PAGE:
Angel Oliva, Sr
Angel Oliva’s own autobiography, describing his family, history, and the evolution of the Oliva Tobacco Company.
12/20/1907 – 8/31/1996
I was born in a small town by the name of Remates de Guane in the eastern province of Pinar del Rio, Cuba on December 20, 1907. My father, Juan Francisco Oliva, was a tall, strong, robust, good man of Spanish origin born in Cuba with a strict work ethic. His wife and 11 children were always the first priority in his life. My mother, Casimira Pino Duque de Oliva was a simple, sincere, hard working woman of Spanish origin via the Canary Islands. She dedicated herself to her home and the upbringing of her children. We lived in a small home with long hallways and a red adobe roof for a period of about two years. We were very poor and everyone had to work and carry their part of the load in order to make ends meet. “Making ends meet” in those days meant enough food to eat and clothes to wear. A description of my brothers and sisters follows:
Julio: The party man of the family. He was quite the playboy and was well known for the number of girlfriends he had in town.
Gumercinda: Very quiet and dedicated to the household. She was very sensitive and refined with very high morals.
Santiago: A man of very noble and sincere sentiments. Very hard working. Flora. Very much like my sister Gumercinda, she loved to work at home and take care of all of us as was evidenced by her own family of 11 children which she eventually had and raised.
Marcelino: Also known as Rudolf Valentino. Tall, handsome, hard working. Liked to dress well and was always in love.
Irmina: Good, sweet, delicate woman. Quite strict and very much in control.
Angel: That’s me. Very ambitious and with a great desire to conquer the world.
Mario: A playful and mischievous boy, his life was cut short by a tragic accident at the age of 24.
Felix: Very studious and dedicated young man. Studied and became a lawyer. Also quite a ladies man.
Maria Julia: Good, sweet, very helpful to my mother. A school teacher and excellent seamstress.
Martin: Lovingly nicknamed “Cucho”, he was quite the rebel and, being the youngest, got away with more than the rest of us.
This is my family. The same as any other with our virtues and defects. We always stuck together through good and bad times. This trait was embedded in us at a very early age by my parents and has been passed on from generation to generation. This is the way I started life. Somewhat uprooted by the fact that we were always moving from town to town. First, we moved to a tobacco farm in Tabarico which was my first experience with the growing of tobacco. From there we moved to Guira de Melena, away from tobacco, which did not pan out, so we moved again.
This time we went to Punta Gorda back to tobacco and pig farming. By this time, I was 6 years old so my parents enrolled me in the closest school which was located in a small town called Candelaria. I would ride to school every day on my small black horse and returned home every day to help my father by collecting manure for two cents per bag.
With this money, I was able to buy my clothes and shoes. My father was offered a better position in the town of San Luis so we moved and I continued my schooling through the fourth grade. The school in San Luis was behind a small church and on Sundays I would sometimes serve mass as an altar boy. It became increasingly difficult financially to maintain our large household without everyone working so I left school and took a job keeping chickens from food crops for $0.40 per day. I would also collect tobacco seed and throw out tobacco leaves in my spare time and collected an additional $5 per 25-pound bag of seed and $5 per hundred weight of leaves at the farm my father supervised by the name of Santa Damiana in San Juan y Martinez. This was the best wrapper producing province in Cuba. Because it was apparent that even with everyone working things were still very tough, I was offered and took a job as a storekeeper at the age of 12 with my future brother-in-law, Pio Berdayes in a general store by the name of “La Perla de las Antillas”. I worked, slept and ate there, seven days a week, 52 weeks a year for two years.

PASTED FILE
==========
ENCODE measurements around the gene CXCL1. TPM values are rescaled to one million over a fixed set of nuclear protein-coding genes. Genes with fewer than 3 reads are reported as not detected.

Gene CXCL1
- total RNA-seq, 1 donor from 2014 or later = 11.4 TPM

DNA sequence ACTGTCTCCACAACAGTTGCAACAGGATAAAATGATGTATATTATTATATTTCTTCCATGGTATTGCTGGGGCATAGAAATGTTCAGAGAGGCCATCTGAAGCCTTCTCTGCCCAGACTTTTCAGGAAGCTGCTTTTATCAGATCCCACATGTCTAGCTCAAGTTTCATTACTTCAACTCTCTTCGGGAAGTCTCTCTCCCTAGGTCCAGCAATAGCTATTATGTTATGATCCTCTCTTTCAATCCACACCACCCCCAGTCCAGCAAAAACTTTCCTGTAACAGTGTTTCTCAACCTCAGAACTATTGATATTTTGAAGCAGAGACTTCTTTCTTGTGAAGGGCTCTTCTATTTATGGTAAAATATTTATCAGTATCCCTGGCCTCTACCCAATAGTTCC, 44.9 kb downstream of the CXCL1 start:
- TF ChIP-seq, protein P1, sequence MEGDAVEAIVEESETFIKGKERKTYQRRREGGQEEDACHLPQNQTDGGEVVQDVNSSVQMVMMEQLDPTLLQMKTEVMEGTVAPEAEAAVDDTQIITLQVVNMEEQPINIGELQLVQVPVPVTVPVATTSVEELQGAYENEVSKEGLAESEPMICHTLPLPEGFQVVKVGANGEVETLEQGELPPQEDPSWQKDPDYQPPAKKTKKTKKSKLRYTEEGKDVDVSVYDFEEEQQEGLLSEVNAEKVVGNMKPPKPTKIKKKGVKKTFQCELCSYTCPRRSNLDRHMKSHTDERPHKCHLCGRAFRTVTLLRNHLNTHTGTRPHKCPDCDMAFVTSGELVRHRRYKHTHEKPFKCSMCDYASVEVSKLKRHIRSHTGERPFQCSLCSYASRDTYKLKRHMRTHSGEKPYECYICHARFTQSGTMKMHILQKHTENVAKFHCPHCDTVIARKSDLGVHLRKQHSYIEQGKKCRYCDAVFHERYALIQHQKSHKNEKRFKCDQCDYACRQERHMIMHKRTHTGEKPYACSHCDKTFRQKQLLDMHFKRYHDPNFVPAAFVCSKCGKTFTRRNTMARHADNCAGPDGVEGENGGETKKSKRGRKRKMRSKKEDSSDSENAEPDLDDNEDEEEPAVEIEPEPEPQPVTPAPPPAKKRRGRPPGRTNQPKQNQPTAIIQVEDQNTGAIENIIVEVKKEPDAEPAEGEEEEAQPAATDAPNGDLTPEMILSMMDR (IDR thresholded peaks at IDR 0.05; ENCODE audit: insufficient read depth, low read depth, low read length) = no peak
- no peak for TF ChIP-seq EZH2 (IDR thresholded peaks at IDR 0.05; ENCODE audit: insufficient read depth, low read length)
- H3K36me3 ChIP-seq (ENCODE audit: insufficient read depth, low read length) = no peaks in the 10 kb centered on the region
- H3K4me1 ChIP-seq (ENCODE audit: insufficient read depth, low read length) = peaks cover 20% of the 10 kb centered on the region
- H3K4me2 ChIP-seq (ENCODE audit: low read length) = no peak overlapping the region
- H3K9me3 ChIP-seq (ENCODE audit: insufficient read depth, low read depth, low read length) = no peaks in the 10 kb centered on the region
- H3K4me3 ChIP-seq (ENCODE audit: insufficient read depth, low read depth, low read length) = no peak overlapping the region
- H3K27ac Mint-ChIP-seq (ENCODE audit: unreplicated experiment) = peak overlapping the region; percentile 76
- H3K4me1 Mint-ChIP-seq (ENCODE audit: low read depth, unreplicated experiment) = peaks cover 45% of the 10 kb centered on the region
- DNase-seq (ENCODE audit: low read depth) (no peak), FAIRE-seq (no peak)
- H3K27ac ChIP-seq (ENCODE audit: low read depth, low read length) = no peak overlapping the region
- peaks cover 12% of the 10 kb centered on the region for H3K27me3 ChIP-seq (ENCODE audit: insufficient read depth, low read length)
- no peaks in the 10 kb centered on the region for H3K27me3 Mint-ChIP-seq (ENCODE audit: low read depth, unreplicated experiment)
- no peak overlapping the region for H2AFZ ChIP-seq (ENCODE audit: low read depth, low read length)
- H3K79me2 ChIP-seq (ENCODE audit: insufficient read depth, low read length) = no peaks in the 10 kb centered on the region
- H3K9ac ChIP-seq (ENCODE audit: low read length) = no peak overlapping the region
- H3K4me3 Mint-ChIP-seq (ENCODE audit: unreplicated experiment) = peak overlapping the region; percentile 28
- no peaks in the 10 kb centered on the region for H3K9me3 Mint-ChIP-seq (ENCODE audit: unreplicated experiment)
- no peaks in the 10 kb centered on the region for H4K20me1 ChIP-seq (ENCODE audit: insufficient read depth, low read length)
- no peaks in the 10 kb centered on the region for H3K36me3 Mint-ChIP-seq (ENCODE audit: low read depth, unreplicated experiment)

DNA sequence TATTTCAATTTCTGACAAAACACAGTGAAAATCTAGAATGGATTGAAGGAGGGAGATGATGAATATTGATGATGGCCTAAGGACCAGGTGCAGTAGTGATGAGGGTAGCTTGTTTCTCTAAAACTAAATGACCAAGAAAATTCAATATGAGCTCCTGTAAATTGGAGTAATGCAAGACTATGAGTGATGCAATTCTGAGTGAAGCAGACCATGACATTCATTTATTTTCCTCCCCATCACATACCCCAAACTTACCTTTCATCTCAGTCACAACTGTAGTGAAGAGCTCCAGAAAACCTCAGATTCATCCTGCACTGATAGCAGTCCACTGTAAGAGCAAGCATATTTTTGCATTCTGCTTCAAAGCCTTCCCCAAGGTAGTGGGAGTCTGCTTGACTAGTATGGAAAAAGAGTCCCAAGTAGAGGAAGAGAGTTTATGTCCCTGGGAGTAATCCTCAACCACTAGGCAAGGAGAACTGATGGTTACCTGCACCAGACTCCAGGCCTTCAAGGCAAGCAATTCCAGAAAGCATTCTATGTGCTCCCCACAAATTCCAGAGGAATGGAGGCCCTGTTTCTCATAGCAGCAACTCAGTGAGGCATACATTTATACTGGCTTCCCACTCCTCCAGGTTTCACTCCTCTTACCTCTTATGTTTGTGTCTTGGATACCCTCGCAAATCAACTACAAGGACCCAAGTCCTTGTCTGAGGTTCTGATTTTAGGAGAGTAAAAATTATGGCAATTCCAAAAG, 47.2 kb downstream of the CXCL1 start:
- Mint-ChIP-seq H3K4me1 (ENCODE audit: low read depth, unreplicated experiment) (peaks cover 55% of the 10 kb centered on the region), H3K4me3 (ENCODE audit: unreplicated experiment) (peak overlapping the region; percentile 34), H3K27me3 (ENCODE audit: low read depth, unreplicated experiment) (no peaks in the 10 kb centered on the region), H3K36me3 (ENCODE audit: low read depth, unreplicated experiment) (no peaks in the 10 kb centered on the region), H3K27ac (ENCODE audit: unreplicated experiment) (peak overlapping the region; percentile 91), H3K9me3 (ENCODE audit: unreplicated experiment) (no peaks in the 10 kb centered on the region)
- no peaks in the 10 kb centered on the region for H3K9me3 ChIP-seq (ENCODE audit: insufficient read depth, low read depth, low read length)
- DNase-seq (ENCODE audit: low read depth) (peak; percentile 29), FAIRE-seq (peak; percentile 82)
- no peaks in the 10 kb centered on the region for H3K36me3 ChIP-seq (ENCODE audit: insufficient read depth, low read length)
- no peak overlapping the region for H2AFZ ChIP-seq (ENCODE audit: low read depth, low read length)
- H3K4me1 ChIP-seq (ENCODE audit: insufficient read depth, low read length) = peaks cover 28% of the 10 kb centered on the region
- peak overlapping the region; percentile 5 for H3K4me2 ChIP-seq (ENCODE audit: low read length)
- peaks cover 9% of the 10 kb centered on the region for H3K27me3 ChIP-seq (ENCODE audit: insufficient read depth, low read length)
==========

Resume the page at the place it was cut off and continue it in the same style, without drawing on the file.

Having this experience under my belt, my father secured me a better job in general store in Pinar del Rio called “Parades y Pena” where Ireceived $20 per week, more than twice my previous salary.
This was how I spent my childhood. There was no money, no toys, no time to play. I have no regrets. I firmly believe this instilled in me the real value of things, and a tremendous work ethic and sense of responsibility. In mid June of 1925 I told my father of my desire to try my luck in the United States of America.
At first, he strongly opposed the thought and would not hear of it, but later my brother Santiago helped me convince him. Although not totally convinced, he resigned himself to the thought and we went off to Havana to obtain my passport and purchase boat fare to Port Tampa since this was the cheapest route and my brother-in-law had a friend there who would meet and help me upon my arrival. It was July 10, 1925.
The day of my departure my emotions had never run so high. I felt sadness, happiness, fear, hope, anticipation, and exhilaration all at the same time. It was a beautiful morning with bright, blue sunny skies that seemed more brilliant than ever before. We all arrived at the port in Havana, as always, together. This reunion was different because I was going to follow my dream and that colored the occasion with sadness and at the same time with joy. It is a feeling very hard to explain unless you have experienced it. Everyone wished me luck, especially my brother, Santiago, who always supported and encouraged my dream. He was a mountain of a man at over six feet tall and 250 pounds. With tears in his eyes he gave me a big hug, shoved $50 into my shirt pocket and wished me luck. I will carry the tender thoughtfulness of this gesture with me forever.